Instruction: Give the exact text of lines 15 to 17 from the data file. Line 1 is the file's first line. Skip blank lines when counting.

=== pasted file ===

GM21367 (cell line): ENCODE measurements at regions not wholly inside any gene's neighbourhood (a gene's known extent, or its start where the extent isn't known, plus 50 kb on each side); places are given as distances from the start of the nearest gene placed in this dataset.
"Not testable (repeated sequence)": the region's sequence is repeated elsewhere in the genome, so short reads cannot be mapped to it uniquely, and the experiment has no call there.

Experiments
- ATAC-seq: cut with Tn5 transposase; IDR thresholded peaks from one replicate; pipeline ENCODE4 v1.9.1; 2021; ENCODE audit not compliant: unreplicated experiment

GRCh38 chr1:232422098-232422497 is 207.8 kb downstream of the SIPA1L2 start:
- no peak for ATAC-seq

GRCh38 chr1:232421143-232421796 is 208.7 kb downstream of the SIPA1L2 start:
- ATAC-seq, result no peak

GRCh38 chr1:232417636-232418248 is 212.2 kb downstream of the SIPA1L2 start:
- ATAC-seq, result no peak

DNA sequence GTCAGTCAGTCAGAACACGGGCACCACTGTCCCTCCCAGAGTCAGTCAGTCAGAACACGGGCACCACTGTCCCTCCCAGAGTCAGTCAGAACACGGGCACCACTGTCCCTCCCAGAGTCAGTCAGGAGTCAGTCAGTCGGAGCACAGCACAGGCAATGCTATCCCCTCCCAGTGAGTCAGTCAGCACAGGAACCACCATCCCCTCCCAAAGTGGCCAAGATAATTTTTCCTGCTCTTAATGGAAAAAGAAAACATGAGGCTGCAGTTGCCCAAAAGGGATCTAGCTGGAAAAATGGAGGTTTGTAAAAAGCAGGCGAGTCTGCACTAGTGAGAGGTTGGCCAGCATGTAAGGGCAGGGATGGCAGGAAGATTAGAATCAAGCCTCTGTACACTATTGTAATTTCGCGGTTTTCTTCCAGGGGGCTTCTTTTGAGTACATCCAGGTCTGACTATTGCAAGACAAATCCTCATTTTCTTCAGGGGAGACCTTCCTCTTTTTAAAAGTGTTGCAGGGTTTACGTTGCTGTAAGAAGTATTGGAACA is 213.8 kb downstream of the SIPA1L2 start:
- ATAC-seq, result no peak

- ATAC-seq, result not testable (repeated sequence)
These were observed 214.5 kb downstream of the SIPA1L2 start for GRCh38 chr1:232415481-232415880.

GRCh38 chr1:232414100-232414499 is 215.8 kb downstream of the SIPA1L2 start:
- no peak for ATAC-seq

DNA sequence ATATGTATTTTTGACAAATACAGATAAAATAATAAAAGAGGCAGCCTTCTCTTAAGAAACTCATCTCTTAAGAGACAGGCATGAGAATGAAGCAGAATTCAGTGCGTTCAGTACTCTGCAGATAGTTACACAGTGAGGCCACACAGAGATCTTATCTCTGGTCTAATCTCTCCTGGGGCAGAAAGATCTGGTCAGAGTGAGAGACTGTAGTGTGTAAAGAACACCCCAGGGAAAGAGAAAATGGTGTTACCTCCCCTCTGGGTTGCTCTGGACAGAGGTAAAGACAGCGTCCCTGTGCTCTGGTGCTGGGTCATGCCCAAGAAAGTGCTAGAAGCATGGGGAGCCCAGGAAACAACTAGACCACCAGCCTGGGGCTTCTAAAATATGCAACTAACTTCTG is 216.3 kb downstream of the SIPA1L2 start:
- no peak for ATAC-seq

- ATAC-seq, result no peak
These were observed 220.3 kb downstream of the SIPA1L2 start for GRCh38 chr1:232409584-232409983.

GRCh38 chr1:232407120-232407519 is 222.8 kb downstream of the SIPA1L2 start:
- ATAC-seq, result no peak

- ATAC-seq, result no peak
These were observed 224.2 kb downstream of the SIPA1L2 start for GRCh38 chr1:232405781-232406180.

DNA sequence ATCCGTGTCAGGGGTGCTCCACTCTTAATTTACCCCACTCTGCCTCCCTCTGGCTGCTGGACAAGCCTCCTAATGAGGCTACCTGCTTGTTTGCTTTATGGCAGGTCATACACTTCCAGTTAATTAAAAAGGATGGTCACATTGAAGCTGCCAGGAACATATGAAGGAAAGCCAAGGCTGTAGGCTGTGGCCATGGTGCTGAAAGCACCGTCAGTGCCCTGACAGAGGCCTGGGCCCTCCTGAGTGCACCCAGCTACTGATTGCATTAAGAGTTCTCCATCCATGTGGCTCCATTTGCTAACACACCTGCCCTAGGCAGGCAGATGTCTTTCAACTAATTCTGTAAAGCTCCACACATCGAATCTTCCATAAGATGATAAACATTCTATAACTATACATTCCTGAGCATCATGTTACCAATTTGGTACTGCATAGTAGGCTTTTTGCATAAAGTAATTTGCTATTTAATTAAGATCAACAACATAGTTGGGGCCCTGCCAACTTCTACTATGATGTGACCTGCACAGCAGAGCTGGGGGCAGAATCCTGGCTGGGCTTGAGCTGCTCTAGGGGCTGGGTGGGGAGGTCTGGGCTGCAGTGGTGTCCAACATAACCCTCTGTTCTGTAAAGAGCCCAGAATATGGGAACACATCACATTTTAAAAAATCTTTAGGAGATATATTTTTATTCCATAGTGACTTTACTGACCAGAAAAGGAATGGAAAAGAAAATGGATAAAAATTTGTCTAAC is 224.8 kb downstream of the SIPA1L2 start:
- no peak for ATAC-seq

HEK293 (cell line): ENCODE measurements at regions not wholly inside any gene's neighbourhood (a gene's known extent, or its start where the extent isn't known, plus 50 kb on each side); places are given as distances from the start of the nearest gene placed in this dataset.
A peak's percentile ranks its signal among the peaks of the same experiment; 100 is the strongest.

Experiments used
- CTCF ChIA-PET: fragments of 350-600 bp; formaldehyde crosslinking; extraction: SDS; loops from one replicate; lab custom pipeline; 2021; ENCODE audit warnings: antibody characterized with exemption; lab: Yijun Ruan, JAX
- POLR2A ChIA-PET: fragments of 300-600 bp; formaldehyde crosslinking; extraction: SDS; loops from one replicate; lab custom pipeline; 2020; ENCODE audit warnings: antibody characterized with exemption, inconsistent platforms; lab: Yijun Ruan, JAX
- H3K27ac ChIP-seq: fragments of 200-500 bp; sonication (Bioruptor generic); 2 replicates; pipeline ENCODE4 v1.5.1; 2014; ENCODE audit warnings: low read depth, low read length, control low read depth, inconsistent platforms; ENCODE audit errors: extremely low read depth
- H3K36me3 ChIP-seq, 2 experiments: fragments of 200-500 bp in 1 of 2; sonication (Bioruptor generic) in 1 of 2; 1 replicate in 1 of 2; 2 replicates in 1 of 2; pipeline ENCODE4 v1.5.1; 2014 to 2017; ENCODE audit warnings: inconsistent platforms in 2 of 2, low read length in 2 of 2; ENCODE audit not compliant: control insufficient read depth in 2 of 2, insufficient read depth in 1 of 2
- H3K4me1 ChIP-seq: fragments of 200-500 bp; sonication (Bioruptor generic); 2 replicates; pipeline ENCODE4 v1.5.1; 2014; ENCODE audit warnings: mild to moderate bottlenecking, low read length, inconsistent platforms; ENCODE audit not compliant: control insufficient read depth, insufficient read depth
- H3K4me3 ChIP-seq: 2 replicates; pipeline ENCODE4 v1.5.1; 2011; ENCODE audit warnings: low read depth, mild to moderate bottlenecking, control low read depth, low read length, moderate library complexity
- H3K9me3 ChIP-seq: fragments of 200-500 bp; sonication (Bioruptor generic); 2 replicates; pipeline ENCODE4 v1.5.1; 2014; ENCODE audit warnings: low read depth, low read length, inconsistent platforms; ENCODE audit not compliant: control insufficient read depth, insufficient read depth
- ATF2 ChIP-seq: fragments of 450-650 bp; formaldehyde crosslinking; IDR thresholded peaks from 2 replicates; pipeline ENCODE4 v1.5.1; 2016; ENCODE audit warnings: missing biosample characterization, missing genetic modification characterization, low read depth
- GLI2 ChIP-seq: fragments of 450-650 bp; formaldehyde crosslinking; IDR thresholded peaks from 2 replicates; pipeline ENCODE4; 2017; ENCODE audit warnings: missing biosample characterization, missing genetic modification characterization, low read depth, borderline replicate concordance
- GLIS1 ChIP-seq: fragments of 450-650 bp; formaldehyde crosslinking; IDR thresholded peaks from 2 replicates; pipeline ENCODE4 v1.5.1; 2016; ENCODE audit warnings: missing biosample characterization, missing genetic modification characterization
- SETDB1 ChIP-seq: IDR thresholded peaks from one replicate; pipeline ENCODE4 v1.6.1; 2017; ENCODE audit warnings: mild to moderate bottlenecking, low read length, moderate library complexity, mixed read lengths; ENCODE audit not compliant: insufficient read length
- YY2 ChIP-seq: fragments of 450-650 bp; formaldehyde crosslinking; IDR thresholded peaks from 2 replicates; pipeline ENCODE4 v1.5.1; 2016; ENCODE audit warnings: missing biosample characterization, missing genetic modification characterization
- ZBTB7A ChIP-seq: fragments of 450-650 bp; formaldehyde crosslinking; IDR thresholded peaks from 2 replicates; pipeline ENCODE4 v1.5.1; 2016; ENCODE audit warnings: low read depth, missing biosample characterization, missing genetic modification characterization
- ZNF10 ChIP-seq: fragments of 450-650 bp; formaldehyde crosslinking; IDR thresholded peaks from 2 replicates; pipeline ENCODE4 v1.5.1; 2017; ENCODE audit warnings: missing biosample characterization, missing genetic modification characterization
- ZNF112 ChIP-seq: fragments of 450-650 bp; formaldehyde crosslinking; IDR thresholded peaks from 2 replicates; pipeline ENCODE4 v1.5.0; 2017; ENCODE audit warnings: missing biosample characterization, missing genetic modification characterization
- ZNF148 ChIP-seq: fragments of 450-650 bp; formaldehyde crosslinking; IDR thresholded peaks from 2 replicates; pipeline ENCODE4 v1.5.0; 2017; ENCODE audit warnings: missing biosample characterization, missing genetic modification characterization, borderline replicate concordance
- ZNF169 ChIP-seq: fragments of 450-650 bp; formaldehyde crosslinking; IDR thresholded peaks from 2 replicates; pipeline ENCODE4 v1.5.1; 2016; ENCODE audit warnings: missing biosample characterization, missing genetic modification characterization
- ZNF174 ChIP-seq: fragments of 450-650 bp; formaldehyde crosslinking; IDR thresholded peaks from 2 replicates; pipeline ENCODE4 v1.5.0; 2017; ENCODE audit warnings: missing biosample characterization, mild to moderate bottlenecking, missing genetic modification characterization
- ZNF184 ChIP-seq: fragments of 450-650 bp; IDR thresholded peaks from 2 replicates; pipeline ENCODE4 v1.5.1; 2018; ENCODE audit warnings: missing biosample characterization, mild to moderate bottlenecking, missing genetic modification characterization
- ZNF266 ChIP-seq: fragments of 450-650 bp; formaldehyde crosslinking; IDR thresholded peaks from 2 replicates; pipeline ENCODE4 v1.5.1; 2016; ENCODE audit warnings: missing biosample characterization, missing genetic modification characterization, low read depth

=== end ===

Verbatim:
GRCh38 chr1:232414100-232414499 is 215.8 kb downstream of the SIPA1L2 start:
- no peak for ATAC-seq

DNA sequence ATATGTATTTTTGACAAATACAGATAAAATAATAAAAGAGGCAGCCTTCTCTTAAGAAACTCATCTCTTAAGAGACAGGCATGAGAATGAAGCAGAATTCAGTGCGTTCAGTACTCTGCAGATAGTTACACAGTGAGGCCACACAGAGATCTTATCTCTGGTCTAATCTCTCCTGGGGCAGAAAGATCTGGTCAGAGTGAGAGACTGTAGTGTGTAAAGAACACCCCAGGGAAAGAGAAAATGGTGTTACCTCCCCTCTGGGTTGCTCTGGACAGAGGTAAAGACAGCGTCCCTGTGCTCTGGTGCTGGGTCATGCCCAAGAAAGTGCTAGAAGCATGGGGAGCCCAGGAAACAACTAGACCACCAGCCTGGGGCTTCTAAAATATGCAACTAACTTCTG is 216.3 kb downstream of the SIPA1L2 start: